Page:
Contumely is a strange word because the -ly suffix makes it sound like an adverb. But the word is in fact a noun (plural contumelies) referring to (1) arrogant contempt, or (2) an arrogant act or scornful insult. The word comes from the Latin contumelia, meaning a reproach or insult, and it may be distantly related to the similarly rare contumacy, whose definition is rebelliousness or obstinate resistance to authority.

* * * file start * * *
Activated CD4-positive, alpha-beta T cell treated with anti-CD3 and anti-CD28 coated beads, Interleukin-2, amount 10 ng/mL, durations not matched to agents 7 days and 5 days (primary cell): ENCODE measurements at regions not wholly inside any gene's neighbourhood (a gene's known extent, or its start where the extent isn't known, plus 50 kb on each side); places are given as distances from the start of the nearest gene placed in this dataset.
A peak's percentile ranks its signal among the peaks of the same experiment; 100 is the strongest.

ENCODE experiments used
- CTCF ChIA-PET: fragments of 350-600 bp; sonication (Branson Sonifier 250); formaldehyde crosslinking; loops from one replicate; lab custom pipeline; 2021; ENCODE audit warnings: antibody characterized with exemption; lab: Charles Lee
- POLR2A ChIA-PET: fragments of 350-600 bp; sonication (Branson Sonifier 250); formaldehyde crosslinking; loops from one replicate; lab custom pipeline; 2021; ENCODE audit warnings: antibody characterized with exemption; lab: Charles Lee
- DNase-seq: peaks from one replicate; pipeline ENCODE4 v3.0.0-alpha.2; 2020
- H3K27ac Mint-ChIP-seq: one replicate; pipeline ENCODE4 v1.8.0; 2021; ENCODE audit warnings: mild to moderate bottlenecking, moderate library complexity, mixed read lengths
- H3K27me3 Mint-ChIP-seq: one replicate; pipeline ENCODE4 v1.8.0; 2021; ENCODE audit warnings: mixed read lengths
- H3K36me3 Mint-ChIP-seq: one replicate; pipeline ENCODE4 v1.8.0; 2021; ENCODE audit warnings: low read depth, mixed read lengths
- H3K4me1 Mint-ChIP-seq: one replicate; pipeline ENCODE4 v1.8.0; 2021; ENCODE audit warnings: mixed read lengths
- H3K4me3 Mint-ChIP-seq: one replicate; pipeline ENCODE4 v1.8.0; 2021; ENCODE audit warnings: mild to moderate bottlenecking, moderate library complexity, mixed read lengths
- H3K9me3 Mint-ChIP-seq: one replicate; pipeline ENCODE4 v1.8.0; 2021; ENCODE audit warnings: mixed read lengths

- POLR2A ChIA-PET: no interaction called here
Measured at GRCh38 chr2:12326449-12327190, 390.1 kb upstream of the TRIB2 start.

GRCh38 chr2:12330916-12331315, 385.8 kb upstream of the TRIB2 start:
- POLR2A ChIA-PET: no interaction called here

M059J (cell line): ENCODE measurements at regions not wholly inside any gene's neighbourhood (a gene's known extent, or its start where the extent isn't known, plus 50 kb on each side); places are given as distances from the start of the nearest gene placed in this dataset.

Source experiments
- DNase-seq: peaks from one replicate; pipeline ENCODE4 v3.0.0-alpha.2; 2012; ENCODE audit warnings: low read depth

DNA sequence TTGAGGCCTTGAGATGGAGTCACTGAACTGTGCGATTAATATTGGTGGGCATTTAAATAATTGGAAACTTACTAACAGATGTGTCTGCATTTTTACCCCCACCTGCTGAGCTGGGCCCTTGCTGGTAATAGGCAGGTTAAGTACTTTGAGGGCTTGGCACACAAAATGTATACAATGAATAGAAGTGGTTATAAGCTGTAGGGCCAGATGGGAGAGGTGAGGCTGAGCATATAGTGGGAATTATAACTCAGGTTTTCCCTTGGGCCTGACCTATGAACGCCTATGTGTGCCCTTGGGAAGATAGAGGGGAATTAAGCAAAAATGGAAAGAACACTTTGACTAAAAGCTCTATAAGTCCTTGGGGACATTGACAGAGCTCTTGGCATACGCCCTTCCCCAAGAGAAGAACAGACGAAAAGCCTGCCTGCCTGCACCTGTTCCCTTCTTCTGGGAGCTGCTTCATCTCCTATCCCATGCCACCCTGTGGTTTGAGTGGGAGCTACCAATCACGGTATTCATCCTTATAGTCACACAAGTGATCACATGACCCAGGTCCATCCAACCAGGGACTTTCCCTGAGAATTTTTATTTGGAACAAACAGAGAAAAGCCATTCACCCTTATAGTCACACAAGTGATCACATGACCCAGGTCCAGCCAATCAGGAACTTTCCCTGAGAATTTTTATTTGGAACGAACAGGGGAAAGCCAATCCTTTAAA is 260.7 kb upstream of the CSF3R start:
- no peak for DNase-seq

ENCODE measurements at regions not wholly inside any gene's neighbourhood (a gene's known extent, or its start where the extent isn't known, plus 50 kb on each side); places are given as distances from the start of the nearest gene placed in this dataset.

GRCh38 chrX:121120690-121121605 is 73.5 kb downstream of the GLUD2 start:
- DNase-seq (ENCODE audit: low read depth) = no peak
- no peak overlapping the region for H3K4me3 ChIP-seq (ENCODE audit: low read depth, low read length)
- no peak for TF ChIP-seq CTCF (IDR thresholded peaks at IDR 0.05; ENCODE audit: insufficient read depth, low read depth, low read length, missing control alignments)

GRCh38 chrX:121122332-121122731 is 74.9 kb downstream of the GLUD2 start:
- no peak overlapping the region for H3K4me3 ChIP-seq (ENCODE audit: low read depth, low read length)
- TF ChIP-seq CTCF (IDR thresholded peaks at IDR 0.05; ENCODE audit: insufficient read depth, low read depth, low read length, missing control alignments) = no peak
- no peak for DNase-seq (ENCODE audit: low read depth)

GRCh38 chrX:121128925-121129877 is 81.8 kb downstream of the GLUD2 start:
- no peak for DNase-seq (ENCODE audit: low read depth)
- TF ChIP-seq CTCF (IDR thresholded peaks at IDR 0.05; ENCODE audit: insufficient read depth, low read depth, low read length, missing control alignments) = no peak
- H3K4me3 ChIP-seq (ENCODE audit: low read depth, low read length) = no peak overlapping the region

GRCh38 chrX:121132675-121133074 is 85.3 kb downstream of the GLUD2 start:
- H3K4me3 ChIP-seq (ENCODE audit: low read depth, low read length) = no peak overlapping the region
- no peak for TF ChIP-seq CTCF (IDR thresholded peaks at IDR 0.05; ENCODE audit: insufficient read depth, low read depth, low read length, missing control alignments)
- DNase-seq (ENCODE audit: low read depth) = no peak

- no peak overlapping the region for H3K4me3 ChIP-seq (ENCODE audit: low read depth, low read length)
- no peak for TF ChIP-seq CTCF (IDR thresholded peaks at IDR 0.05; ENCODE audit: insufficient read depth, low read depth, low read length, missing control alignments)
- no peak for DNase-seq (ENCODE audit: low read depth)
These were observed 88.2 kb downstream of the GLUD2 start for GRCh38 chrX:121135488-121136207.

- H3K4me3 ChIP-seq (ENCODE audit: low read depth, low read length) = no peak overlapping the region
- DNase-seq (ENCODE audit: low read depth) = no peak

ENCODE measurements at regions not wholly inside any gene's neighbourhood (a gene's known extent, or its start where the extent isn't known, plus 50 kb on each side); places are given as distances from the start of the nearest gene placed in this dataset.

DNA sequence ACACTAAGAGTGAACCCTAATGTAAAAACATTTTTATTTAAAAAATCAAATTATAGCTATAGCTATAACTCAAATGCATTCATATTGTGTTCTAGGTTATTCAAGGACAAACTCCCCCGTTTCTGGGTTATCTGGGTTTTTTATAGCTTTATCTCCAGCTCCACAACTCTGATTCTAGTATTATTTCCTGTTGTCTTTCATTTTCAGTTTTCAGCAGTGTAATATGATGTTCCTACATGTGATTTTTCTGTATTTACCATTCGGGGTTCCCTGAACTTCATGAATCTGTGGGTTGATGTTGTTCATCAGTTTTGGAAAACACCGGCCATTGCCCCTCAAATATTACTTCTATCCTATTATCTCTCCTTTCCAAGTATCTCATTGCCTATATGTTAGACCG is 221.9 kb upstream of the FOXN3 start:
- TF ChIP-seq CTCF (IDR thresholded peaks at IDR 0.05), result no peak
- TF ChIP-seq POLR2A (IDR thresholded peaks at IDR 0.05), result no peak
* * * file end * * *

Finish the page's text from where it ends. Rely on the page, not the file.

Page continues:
[I]n the last two decades of his life, McGuinness heaped more vitriol and contumely on me than anyone in public life. [The Australian]
The great majority dislikes the constant barrage of contumely and insult that characterizes public political debate. [Pottstown Mercury]
Many liberals do not merely tolerate contumelies against conservatives, but they delight in them. [American Thinker]
Lincoln received $200 and the fact that tickets cost 25 cents opened him to contumely as a “two-bit candidate.” [New York Times]